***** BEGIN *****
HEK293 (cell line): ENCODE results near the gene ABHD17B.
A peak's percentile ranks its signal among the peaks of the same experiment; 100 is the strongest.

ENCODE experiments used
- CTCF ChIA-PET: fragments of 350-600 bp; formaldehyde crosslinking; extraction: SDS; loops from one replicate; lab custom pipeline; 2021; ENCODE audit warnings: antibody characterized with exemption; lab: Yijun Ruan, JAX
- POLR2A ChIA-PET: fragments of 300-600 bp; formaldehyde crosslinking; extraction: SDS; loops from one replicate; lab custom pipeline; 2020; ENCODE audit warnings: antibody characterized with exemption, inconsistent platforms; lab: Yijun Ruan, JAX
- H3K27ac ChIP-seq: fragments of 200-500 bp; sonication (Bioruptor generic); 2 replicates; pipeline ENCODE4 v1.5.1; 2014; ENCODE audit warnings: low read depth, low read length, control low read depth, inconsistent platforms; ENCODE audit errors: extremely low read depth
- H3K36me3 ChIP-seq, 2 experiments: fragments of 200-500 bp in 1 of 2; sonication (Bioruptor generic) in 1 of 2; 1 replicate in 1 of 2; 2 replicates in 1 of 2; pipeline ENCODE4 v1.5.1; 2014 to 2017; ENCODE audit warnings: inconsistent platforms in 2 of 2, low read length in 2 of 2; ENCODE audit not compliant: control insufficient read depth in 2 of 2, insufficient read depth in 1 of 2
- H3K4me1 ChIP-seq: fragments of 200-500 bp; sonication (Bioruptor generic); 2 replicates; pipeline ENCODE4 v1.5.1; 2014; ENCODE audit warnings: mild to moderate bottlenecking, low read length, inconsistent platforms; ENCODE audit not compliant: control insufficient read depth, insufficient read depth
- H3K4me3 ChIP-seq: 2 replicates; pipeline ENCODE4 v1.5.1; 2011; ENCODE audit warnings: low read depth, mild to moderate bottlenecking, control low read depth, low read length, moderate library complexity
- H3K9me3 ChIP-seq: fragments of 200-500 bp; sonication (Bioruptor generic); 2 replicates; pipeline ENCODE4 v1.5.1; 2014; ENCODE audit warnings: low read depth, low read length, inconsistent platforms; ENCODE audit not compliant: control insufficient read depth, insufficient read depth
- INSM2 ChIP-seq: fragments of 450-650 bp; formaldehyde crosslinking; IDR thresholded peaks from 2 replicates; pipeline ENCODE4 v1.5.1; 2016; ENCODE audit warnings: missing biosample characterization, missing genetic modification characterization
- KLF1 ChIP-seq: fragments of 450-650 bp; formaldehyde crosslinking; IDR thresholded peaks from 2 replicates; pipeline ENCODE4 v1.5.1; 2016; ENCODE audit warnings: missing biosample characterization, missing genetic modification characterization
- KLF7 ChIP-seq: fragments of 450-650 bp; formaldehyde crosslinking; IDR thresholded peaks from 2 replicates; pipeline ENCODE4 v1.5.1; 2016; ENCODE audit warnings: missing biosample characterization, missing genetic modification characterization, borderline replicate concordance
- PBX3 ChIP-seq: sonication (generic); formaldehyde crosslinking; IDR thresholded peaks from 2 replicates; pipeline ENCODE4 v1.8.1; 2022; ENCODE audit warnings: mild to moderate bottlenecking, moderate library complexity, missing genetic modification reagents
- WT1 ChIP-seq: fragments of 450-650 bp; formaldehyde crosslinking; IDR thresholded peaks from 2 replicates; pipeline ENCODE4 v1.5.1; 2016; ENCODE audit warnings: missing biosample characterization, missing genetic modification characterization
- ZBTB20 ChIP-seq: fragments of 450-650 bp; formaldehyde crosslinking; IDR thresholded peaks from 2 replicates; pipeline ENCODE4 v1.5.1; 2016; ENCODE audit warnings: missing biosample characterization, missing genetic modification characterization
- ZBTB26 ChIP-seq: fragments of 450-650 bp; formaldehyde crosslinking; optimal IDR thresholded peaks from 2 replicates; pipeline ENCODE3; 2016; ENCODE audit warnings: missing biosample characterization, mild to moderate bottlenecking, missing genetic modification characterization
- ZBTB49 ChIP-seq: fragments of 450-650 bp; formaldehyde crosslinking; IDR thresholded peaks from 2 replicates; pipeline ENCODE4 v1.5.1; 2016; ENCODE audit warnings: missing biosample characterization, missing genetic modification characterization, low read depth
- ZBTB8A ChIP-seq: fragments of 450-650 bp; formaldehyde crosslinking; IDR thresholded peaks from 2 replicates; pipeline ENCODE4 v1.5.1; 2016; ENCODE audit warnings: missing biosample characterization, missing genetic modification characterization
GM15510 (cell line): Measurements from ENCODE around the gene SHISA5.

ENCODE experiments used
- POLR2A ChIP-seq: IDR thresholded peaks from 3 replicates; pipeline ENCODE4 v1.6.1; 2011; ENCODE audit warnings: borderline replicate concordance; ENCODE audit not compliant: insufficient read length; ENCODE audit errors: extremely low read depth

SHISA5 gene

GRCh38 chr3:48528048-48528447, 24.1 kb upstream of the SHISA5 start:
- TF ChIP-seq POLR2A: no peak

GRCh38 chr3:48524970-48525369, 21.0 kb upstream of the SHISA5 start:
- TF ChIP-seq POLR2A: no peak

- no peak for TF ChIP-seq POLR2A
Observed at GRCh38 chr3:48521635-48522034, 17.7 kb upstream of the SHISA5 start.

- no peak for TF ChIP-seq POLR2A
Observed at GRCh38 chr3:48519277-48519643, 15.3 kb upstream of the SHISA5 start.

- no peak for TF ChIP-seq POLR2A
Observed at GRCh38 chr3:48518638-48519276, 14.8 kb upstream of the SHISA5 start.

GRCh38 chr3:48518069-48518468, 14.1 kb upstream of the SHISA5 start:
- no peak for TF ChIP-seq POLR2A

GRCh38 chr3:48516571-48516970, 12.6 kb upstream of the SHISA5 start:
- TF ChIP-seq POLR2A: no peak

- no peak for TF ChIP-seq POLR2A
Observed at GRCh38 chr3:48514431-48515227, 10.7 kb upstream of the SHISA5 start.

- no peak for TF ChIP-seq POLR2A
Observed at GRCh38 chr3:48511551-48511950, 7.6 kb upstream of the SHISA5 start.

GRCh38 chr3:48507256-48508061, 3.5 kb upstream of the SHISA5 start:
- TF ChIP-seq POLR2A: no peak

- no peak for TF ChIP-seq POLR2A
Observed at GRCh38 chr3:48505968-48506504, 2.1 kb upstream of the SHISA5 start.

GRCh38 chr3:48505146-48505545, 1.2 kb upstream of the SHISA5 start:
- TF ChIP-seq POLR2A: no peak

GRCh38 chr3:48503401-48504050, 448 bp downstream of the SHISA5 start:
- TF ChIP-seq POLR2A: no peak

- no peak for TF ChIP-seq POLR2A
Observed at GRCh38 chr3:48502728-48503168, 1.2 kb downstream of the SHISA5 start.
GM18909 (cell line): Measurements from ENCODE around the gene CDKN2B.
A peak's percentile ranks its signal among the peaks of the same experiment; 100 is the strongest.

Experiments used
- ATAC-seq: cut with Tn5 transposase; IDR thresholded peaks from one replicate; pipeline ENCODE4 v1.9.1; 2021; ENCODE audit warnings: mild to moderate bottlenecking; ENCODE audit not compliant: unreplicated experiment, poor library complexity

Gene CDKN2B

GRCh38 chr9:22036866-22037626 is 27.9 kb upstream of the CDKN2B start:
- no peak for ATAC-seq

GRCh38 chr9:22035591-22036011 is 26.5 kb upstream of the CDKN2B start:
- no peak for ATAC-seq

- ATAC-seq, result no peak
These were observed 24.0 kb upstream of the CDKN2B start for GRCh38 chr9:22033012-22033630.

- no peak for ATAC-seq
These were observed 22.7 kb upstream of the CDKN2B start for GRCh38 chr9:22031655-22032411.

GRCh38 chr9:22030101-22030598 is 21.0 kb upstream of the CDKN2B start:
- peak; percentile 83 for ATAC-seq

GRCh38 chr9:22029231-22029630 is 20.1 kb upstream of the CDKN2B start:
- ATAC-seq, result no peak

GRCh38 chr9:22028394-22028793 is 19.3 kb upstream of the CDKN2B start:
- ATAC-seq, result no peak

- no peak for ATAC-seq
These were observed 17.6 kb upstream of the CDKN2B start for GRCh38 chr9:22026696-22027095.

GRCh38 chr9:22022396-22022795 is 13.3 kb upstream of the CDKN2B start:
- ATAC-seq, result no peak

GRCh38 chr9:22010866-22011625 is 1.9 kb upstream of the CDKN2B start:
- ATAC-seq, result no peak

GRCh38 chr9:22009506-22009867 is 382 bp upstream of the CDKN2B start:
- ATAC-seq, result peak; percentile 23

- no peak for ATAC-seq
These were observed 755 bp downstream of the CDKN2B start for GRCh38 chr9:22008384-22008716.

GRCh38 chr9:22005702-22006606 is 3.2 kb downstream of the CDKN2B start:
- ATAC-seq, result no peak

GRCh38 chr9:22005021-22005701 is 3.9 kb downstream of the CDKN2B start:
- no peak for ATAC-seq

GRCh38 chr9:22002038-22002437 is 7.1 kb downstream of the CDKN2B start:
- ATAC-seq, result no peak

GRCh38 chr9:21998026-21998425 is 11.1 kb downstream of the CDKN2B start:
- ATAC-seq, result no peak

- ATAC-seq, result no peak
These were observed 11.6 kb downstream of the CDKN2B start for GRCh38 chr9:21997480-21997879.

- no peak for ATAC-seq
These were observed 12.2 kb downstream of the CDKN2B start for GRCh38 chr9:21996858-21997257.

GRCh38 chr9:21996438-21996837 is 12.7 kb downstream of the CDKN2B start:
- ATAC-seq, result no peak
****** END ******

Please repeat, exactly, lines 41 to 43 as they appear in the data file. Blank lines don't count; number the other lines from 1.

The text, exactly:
Observed at GRCh38 chr3:48511551-48511950, 7.6 kb upstream of the SHISA5 start.

GRCh38 chr3:48507256-48508061, 3.5 kb upstream of the SHISA5 start:
- TF ChIP-seq POLR2A: no peak